I have no idea is that even relates to your original question let alone answers it though :joy::joy:


There are those who we encounter in our day to day that just aren’t ready. Imagine knowing that winter’s coming and you need to build a house before the snow flies. Problem is, you’ve never built a house and you don’t have any tools. The wind is blowing cold and you’re stumbling and scared and lost.

You went through (state provided?) rehab 3 times where they informed you how to build that house and they laid the tools in your lap. Those first two times you chose to live in a cardboard box because it’s what you knew. Some of us don’t have the same resources. Some of us have mental health issues.

Some days the vibe you give off is that guy who drives past the job site telling someone they’re stupid for trying to cobble something, anything, together just get out of the cold. As misguided as they are, you were there too once.

I think the grief that others express toward you is not so much about whether you’re right or wrong. It’s about that desire for righteousness. Rather than giggling and pointing at the DIY pallet house they’re building as you cruise past. Get out of you’re vehicle, light a fire and provide a little warmth from the cold. I, for one, would be more prone to listen to that person. Tough love is a useful tool, but it’s not the tool for every job. Besides, if nothing that was said to you at rehab the first 2 times pushed you in he right direction, what makes you think your harshness will jar anyone from a sleep they’re not ready to wake from yet? Yeah, maybe their cardboard box does suck, but we never know what they went through to duct tape that bad boy together.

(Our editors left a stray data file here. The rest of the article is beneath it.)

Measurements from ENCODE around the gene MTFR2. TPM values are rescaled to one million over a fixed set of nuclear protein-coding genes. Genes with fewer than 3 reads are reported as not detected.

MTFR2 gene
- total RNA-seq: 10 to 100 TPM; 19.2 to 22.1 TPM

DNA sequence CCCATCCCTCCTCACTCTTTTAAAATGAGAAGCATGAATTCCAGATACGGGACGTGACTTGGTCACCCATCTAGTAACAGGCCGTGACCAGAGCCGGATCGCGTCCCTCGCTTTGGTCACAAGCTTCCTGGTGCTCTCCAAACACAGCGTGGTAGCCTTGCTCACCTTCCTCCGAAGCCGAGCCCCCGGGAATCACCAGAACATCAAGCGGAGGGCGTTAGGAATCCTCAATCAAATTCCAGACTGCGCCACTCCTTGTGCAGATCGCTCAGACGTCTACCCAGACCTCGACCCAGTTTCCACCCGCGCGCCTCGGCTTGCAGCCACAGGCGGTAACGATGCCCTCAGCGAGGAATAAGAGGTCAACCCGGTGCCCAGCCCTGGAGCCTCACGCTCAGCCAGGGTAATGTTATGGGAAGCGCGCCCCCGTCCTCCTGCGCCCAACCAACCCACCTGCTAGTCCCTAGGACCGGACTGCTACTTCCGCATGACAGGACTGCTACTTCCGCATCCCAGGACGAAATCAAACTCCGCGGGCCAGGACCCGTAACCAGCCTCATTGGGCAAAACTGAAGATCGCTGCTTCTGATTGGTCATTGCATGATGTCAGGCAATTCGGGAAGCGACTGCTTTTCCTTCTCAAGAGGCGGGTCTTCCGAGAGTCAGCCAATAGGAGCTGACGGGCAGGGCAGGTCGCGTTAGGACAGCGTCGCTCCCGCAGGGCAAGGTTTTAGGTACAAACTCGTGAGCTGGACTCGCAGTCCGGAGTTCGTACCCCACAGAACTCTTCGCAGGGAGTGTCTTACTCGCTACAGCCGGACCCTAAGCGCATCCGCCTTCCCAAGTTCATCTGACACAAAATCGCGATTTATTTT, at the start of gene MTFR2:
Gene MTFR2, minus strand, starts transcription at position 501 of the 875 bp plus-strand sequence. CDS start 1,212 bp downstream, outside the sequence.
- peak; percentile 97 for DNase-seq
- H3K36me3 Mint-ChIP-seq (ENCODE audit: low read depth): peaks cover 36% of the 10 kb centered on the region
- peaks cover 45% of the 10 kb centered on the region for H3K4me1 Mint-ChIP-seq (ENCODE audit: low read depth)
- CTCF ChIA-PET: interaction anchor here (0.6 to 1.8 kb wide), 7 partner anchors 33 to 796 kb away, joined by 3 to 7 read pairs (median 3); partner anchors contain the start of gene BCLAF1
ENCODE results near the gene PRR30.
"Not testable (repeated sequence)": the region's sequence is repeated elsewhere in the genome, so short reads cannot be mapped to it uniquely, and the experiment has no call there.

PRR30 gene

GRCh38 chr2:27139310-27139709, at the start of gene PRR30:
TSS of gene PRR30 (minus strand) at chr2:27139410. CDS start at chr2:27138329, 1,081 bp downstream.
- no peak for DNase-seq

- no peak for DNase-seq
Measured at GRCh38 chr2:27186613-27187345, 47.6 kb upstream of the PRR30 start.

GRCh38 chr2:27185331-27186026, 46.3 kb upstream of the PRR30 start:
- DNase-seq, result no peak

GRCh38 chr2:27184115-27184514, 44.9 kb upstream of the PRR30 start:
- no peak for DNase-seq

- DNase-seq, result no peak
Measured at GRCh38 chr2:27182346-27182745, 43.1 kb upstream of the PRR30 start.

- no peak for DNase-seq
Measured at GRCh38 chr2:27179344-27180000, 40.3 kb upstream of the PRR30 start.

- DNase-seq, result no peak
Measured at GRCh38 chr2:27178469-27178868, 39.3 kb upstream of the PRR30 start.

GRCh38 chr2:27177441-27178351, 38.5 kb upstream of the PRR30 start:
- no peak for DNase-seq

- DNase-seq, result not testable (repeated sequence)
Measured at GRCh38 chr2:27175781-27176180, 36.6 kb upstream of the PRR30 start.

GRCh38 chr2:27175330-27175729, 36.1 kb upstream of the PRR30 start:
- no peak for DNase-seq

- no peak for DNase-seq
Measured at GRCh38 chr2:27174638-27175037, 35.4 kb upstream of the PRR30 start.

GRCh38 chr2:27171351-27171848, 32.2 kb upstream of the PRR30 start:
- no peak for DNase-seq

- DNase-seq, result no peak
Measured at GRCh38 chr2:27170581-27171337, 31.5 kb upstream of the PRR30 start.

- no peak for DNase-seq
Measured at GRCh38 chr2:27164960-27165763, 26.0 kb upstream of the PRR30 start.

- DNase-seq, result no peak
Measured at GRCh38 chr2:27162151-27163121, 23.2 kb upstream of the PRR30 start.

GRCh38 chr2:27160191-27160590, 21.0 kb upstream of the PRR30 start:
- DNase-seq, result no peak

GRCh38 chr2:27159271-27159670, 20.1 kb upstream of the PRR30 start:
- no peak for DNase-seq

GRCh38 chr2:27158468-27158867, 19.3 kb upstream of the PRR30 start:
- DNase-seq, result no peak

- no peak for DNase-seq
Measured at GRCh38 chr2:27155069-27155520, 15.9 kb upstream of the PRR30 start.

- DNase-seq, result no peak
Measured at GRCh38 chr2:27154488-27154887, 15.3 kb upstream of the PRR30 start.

This is the answer I was finally looking for. I think not being ready is probably one of the reasons people choose not to work a program. Regarding your tool analogy. Now imagine that someone has offered to teach you how to build the house. Why would you not want to learn? It’s not like the help isn’t available, in fact it’s readily accessible. The instructions to build the house are simple. They just require hard work. I think not being ready to put in the work is probably the biggest reason why people choose not to get help.